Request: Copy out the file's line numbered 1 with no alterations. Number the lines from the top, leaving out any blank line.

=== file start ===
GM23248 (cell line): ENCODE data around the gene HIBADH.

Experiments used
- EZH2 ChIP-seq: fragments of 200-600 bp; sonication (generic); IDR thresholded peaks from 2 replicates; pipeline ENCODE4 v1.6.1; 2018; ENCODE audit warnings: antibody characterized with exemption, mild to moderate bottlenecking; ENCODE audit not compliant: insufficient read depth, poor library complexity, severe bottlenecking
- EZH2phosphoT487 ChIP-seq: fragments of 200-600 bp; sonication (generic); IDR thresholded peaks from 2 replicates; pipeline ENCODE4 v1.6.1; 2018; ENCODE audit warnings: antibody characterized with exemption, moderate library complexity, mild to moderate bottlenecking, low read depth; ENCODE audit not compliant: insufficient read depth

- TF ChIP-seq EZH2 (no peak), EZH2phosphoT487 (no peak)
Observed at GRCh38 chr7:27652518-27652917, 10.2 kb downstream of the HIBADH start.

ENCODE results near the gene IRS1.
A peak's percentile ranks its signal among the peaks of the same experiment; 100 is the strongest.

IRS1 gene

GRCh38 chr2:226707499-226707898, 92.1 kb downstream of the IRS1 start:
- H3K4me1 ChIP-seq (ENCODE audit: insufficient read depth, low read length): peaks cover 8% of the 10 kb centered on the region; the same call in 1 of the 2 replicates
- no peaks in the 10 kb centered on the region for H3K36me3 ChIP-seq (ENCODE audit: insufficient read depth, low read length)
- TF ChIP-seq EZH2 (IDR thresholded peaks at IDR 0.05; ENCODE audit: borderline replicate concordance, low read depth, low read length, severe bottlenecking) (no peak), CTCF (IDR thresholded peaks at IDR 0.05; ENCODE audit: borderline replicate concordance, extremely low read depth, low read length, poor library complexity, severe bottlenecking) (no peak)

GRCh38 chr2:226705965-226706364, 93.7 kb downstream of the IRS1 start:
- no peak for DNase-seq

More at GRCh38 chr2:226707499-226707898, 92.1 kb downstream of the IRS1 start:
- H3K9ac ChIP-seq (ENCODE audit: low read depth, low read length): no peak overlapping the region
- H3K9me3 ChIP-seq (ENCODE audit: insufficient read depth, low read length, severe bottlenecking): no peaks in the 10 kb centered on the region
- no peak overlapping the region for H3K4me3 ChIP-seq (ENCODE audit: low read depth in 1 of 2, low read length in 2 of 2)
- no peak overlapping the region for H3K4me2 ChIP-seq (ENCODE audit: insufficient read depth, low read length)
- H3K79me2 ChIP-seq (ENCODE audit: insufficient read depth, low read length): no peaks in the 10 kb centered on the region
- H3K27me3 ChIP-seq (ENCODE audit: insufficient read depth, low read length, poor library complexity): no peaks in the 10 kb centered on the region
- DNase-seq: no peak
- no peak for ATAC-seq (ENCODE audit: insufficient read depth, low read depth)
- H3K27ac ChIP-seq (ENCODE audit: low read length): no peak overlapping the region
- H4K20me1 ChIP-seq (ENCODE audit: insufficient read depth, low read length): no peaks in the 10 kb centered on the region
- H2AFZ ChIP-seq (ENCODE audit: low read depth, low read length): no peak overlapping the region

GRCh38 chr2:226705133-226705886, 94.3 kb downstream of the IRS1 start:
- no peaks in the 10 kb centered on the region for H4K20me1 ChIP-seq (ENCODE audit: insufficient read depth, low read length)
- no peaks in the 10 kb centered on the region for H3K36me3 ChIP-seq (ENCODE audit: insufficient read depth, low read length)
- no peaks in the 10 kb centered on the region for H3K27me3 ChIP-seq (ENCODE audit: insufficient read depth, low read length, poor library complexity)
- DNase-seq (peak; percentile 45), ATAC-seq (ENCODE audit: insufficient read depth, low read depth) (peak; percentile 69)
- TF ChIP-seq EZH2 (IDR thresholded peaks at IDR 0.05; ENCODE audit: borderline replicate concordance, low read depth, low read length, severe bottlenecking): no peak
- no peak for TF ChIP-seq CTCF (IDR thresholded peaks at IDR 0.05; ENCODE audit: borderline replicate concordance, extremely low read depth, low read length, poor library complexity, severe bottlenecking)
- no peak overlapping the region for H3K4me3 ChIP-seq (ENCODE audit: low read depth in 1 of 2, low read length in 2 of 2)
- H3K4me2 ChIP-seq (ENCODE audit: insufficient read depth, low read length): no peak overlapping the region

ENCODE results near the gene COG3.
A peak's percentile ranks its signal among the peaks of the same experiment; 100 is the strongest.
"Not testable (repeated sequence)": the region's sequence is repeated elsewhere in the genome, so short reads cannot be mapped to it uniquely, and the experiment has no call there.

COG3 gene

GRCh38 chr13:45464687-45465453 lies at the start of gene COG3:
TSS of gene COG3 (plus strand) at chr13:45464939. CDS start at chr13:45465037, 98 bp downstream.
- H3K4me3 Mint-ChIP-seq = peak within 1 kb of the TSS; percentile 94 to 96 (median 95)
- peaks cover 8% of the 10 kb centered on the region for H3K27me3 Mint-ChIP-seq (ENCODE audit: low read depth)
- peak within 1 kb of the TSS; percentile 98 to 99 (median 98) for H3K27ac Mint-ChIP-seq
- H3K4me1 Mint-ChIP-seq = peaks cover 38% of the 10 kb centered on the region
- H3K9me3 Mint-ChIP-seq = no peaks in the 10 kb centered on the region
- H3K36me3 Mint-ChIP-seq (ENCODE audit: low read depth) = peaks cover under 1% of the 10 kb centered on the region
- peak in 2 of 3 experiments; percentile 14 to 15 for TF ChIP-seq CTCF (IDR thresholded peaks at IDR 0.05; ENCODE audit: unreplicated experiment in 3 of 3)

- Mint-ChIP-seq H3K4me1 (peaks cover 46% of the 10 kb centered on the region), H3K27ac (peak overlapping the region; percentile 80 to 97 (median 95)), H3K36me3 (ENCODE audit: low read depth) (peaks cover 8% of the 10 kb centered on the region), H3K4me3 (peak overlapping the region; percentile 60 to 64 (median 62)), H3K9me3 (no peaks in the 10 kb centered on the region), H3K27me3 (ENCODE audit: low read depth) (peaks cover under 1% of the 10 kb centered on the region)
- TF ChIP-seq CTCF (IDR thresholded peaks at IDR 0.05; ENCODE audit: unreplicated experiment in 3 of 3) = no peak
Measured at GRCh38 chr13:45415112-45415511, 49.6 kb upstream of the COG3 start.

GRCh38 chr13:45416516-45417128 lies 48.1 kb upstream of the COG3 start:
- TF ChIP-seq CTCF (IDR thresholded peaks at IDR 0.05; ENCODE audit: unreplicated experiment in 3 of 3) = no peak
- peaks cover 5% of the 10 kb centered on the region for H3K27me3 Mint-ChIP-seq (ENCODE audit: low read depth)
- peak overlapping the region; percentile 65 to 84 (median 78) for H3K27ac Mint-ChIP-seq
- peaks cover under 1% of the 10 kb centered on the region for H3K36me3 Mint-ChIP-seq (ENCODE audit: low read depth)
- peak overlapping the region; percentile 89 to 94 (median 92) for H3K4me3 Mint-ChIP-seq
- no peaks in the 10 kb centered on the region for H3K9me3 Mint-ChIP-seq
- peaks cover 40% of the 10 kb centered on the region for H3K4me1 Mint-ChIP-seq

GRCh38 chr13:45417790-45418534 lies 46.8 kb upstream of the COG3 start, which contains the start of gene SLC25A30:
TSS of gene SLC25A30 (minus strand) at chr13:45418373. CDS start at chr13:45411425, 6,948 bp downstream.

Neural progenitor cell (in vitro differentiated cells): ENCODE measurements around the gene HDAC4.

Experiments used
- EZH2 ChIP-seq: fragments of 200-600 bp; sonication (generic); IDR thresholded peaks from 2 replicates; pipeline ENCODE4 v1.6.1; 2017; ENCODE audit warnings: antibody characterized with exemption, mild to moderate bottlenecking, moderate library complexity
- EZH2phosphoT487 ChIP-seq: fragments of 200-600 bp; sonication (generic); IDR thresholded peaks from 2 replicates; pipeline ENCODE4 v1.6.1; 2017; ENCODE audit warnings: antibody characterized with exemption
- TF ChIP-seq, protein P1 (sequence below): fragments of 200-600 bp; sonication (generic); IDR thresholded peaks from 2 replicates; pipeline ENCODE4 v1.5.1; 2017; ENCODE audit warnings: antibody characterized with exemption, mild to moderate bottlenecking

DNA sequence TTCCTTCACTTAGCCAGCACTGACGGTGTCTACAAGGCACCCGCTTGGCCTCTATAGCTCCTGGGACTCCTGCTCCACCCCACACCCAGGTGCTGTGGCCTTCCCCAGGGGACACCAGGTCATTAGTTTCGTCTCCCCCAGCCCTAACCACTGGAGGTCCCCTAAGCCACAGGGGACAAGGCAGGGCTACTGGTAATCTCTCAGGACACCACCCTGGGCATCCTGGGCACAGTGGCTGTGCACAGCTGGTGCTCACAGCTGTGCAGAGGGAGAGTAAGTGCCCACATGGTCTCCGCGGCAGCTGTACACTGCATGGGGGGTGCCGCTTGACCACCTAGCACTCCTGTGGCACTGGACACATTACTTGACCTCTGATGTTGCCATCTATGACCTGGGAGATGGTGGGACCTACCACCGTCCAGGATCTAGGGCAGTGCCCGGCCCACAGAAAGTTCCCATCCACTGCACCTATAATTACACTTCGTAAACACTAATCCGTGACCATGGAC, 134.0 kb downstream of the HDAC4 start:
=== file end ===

GM23248 (cell line): ENCODE data around the gene HIBADH.